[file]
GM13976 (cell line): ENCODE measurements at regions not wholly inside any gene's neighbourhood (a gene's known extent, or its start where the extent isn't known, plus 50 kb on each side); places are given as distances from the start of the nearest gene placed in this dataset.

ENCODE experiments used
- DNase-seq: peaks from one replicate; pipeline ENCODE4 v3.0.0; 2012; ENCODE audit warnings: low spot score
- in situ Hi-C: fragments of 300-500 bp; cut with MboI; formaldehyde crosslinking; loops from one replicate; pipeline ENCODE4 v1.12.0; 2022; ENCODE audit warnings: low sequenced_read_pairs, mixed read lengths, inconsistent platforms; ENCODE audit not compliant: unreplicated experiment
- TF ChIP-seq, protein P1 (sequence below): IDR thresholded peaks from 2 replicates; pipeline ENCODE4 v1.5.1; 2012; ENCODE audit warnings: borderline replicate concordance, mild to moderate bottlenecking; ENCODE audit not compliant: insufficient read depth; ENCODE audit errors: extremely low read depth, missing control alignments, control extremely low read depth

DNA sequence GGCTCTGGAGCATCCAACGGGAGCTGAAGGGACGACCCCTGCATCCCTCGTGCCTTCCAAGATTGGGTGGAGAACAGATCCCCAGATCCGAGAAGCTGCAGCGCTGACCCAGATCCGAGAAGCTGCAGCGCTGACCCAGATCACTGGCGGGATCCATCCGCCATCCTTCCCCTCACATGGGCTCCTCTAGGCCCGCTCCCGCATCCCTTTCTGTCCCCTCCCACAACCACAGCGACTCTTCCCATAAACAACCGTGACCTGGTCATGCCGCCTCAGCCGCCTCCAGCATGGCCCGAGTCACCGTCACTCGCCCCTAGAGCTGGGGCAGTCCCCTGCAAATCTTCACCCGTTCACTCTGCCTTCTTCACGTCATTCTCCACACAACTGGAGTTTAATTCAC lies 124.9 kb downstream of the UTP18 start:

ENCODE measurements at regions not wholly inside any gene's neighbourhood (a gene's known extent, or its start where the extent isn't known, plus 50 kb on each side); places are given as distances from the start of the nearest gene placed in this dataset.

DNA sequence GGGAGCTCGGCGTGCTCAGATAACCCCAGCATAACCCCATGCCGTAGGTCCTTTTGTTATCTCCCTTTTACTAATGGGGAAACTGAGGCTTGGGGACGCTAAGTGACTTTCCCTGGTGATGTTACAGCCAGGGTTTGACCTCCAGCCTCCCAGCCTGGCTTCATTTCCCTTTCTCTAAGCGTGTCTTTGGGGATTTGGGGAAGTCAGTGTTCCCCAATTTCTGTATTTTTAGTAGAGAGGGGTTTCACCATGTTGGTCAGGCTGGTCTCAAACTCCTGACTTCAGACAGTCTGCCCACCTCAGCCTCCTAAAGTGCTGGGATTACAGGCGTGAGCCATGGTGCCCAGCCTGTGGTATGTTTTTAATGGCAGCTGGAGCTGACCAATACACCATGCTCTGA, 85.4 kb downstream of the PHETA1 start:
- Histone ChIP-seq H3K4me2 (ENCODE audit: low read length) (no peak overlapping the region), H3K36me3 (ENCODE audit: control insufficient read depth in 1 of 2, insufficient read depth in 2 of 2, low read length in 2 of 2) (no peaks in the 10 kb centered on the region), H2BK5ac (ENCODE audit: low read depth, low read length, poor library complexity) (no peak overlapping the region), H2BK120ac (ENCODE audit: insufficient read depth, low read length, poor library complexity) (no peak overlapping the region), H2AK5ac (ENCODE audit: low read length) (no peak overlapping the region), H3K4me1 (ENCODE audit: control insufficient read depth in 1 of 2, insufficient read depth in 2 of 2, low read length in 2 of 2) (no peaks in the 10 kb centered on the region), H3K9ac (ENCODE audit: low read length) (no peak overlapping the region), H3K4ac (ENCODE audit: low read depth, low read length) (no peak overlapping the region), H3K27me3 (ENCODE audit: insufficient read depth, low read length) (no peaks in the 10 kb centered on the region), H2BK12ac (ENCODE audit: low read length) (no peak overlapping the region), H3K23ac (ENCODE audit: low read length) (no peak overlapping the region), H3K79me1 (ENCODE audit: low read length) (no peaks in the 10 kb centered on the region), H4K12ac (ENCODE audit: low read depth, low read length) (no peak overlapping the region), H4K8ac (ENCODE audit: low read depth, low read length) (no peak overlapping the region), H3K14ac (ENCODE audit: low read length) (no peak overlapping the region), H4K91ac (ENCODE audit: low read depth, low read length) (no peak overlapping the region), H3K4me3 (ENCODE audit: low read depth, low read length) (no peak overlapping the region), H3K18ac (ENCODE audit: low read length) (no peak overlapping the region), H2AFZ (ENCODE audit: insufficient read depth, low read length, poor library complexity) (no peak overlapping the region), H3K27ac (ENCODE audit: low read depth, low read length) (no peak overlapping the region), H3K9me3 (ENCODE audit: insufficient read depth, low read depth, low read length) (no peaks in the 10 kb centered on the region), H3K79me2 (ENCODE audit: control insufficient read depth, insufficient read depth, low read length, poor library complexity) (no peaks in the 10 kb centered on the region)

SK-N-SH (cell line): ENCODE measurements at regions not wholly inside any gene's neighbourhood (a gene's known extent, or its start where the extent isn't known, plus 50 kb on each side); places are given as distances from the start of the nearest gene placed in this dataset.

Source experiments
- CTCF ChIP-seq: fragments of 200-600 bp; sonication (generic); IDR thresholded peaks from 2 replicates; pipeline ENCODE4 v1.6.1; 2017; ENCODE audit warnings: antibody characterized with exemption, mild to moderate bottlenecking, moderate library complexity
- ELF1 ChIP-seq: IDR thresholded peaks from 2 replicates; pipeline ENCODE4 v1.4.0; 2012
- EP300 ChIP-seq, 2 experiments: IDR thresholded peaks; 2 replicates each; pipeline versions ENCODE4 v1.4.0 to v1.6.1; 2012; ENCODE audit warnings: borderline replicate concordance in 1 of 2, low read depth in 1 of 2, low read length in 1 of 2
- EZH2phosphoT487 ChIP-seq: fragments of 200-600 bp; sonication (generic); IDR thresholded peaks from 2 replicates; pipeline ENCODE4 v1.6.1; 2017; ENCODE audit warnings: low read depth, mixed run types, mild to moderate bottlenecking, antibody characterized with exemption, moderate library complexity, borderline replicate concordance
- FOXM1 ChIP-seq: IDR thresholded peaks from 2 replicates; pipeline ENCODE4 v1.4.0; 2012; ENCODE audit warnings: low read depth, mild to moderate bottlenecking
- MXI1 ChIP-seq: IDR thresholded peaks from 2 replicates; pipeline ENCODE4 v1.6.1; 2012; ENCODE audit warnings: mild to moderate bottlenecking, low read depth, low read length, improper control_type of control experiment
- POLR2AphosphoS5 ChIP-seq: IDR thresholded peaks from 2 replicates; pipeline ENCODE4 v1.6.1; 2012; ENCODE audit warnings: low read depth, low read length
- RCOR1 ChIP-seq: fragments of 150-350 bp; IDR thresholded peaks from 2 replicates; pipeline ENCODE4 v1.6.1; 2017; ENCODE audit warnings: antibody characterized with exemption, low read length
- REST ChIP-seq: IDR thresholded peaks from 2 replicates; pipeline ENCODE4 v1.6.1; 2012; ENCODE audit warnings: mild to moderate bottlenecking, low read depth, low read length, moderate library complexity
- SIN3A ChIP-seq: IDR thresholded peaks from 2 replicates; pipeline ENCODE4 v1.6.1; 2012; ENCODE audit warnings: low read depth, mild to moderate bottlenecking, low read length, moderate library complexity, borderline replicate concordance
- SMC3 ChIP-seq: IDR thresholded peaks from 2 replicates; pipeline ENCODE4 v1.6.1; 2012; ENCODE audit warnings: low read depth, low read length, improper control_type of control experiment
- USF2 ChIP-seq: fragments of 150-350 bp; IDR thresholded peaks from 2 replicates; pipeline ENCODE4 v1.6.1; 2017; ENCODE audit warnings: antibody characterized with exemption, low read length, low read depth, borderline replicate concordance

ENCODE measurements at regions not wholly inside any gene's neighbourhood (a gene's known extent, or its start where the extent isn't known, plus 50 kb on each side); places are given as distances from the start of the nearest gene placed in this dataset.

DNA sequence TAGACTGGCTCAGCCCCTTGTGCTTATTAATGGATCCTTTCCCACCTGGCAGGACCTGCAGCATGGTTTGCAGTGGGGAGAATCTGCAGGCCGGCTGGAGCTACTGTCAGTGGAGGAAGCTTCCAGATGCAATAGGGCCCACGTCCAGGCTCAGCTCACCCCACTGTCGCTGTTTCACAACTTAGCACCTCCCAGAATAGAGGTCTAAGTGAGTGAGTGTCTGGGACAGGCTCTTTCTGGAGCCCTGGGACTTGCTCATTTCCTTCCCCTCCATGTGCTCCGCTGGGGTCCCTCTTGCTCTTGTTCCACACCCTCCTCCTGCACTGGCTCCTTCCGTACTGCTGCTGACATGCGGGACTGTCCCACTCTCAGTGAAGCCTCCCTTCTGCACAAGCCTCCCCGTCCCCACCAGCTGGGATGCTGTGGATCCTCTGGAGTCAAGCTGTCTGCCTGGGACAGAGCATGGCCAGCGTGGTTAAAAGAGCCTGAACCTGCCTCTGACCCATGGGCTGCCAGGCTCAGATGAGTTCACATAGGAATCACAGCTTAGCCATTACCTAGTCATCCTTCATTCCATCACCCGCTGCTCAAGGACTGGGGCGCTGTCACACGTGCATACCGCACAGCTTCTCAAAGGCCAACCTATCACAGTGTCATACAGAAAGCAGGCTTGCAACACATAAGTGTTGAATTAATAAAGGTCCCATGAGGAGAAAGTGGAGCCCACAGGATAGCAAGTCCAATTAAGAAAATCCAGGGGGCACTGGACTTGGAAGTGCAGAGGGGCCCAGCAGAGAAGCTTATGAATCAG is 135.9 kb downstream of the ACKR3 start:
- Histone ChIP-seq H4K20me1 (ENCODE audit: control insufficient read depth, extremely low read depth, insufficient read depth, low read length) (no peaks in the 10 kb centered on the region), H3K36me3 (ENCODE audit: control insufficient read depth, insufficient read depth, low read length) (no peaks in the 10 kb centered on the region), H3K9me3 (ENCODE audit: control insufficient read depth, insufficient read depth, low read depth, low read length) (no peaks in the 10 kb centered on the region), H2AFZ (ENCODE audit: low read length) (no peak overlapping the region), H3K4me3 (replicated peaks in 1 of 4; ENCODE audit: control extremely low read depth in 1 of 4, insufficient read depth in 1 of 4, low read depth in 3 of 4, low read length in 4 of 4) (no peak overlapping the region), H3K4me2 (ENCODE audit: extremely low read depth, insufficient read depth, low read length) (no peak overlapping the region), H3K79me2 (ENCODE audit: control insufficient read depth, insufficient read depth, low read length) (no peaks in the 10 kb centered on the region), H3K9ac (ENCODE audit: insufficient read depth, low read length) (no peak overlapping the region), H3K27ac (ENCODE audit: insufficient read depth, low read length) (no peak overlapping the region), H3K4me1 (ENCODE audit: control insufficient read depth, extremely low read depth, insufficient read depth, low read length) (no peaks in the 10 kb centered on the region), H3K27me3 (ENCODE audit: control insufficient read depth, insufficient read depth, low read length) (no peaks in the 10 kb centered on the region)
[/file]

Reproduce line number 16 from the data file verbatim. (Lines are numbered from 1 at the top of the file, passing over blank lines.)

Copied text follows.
- FOXM1 ChIP-seq: IDR thresholded peaks from 2 replicates; pipeline ENCODE4 v1.4.0; 2012; ENCODE audit warnings: low read depth, mild to moderate bottlenecking